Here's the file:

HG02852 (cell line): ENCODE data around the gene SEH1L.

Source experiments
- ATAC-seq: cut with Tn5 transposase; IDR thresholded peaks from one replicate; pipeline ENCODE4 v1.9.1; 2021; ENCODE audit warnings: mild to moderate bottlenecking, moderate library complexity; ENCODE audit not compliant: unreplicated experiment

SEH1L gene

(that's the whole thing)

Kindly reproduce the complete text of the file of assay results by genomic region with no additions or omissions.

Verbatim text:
HG02852 (cell line): ENCODE data around the gene SEH1L.

Source experiments
- ATAC-seq: cut with Tn5 transposase; IDR thresholded peaks from one replicate; pipeline ENCODE4 v1.9.1; 2021; ENCODE audit warnings: mild to moderate bottlenecking, moderate library complexity; ENCODE audit not compliant: unreplicated experiment

SEH1L gene